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You are here:  Bergen County Homes > Blog > April 2015 > The Northern Valley Regional High School District Referendum Rejected By Residents

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The Northern Valley Regional High School District Referendum Rejected By Residents

NVE Demarest and Old Tappan  Referendum

NVE Demarest and Old Tappan Referendum

After residents voted against a $13 million bond referendum to upgrade facilities at both high schools in Demarest and Old Tappan, on March 10th 2015, the Board of Education President Lou Delisio said to the public that the trustees have had some very “preliminary discussions” as to what they will do next.

“The taxpayers spoke loud and clearly on how they felt about this last referendum,” Delisio said. “So I think it’s safe to say at this point we need to sit down and discuss possibly going out for another referendum, what projects we would maybe eliminate, would we go for two questions, how would we break it up differently and how would we market it differently.”

One major point of contention regarding the referendum was the new building for the Junction program, which would have cost $1,050,258. Latner suggested the district consider using the historic Lustron house, which the Borough of Closter owns.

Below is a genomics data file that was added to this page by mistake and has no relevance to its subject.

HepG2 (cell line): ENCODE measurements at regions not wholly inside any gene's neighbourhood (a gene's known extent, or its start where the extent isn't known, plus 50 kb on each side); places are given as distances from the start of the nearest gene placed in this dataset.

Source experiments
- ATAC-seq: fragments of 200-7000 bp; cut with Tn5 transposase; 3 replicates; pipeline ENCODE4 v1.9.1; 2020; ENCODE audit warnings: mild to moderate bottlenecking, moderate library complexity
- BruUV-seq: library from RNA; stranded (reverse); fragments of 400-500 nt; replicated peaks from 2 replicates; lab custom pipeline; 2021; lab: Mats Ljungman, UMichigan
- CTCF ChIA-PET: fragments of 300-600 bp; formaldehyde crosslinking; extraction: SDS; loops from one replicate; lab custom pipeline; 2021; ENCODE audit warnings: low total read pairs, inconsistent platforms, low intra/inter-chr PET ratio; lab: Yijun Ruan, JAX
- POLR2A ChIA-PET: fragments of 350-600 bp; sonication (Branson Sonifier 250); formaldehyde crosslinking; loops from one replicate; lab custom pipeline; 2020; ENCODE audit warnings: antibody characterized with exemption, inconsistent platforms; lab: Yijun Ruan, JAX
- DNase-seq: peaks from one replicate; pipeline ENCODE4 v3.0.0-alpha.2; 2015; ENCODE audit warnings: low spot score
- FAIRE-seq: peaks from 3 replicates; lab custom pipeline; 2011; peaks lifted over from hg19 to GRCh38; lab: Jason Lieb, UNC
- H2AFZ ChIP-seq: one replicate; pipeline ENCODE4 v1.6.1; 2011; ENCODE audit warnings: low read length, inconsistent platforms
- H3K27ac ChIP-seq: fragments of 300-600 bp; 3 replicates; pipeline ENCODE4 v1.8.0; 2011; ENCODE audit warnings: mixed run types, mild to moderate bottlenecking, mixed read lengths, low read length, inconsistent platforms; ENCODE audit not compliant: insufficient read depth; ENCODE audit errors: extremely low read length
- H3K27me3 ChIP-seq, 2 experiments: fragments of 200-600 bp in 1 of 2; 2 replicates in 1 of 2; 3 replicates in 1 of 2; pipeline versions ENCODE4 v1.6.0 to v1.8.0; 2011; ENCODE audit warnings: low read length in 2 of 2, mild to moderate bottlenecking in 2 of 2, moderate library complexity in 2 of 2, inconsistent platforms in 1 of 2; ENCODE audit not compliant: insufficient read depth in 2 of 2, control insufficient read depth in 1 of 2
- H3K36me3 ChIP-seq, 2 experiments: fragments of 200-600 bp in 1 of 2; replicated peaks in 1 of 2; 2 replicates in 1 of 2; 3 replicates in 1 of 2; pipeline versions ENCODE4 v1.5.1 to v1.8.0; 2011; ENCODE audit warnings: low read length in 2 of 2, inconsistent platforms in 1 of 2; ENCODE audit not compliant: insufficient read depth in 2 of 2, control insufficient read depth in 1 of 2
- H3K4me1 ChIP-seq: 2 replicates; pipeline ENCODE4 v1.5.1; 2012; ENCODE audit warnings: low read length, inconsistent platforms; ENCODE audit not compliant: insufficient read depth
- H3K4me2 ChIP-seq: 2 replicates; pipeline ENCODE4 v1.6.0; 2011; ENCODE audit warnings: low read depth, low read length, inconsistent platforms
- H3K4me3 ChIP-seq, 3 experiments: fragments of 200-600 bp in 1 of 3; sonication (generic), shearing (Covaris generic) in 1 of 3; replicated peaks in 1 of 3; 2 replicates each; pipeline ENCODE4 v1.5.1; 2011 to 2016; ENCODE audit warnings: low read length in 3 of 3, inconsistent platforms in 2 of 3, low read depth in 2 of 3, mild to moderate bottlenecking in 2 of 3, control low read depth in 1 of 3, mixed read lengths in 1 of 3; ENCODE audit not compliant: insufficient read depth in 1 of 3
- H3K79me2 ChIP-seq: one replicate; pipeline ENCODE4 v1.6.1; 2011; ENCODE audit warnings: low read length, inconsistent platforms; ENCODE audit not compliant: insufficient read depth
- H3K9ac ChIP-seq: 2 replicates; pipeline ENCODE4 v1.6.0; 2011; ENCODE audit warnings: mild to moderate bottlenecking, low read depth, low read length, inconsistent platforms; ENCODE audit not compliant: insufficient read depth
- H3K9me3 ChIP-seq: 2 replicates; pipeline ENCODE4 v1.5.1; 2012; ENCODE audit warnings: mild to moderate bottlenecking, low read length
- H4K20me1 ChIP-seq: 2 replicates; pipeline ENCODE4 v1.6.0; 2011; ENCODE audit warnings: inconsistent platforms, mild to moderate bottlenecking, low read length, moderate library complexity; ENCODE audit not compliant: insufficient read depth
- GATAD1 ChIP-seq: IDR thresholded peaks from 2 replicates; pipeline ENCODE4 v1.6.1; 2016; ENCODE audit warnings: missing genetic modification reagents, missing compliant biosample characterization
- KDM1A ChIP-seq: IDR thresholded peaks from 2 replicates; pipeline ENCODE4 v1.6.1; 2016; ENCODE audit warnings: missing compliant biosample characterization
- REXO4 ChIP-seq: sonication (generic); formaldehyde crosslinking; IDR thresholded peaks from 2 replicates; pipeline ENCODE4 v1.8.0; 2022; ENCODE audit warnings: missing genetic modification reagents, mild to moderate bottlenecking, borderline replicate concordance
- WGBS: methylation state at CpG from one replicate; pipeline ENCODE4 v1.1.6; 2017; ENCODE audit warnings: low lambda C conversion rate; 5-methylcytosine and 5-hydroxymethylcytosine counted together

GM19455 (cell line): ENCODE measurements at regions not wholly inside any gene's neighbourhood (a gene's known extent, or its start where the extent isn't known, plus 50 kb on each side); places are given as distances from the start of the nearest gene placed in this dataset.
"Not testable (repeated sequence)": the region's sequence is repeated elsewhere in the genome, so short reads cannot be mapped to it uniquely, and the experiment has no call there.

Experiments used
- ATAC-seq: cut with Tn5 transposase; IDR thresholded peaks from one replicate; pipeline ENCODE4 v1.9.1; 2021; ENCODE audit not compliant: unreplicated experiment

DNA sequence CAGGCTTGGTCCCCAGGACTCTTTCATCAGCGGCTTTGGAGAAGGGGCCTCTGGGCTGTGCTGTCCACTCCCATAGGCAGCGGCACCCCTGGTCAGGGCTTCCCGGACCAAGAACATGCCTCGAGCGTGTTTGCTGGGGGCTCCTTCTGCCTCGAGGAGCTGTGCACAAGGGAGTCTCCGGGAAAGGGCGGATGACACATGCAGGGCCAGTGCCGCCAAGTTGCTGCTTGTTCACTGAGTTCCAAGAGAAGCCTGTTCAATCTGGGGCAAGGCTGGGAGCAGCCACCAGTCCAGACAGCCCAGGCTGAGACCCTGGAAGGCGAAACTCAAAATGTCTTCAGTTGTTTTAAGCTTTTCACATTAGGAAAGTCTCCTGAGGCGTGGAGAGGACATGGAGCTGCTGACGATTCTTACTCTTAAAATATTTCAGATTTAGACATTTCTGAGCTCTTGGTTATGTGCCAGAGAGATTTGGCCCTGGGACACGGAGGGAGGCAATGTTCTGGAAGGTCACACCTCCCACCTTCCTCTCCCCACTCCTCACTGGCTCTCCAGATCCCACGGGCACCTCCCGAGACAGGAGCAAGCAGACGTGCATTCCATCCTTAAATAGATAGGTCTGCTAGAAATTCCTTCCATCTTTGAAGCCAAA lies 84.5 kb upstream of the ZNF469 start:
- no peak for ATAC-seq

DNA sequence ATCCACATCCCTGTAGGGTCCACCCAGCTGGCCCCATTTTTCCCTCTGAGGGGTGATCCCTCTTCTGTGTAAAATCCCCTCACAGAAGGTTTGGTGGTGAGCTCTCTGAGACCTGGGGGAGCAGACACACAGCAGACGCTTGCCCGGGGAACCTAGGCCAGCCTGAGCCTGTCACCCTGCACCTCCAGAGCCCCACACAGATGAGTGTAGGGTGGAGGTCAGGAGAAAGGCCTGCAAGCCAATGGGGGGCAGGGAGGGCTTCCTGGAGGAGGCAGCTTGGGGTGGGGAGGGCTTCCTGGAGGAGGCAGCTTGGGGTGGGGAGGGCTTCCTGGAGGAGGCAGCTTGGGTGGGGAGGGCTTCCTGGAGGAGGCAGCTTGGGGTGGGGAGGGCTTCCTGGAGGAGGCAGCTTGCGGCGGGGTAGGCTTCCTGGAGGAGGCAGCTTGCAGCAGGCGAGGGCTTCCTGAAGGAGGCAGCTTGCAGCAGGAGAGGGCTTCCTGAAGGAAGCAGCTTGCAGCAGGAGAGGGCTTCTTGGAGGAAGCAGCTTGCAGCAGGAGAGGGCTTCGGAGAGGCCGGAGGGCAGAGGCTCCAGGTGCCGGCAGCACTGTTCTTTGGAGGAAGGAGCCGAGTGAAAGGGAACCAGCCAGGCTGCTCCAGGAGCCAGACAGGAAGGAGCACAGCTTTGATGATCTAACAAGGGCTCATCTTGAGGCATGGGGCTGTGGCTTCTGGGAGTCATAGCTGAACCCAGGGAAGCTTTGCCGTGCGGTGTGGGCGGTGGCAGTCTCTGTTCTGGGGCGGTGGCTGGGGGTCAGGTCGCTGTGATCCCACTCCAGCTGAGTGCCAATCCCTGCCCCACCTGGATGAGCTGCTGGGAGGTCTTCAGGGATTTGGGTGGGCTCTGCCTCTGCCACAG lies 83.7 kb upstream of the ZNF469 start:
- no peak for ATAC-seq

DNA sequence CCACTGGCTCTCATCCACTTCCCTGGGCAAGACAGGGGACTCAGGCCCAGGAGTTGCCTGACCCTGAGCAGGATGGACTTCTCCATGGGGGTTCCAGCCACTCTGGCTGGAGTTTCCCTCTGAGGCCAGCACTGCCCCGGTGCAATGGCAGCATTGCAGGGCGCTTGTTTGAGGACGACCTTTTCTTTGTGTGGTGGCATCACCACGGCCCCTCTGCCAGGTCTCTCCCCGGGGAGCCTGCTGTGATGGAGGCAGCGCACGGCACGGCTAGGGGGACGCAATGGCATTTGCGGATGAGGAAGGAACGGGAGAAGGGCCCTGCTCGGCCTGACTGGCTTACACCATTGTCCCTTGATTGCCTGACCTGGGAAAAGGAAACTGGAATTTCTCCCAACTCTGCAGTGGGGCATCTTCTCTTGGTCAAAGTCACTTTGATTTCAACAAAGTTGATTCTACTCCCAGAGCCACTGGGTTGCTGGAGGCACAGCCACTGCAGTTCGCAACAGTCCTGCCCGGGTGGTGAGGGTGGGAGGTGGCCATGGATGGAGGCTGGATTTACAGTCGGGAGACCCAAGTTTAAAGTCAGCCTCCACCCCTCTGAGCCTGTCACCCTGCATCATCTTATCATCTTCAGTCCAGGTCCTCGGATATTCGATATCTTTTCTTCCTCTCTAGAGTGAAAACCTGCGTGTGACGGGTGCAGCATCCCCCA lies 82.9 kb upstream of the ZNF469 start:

The Junction program allows students with disabilities, ages 18 to 21, to learn life skills. Currently the program is located in a building on Station Court in Closter, but the program is in need of additional space.

DeLisio said the earliest the district could go out for referendum again is September 2015.

WHAT IS A BOND REFERENDUM? A bond referendum is when a Board of Education seeks voter approval to undertake capital improvement projects to a school and to finance such projects through a long-term loan (a bond).

WHY IS A BOND REFERENDUM NEEDED? A bond referendum is the only way that a Board can borrow money to finance capital improvements over a long period of time. Otherwise, major improvements can only be done in small increments over a long period of time.

Since the State Department of Education deemed almost all of the projects eligible for the highest level of aid the State has committed to pay 36% of the eligible costs of the projects. This would have resulted in the taxpayers only responsible for 64% of the costs.

With the approved 36% funding from the State, the referendum projects were estimated to cost the average assessed homes in each municipality per year as follows:

 

Click here for more information about the referendum

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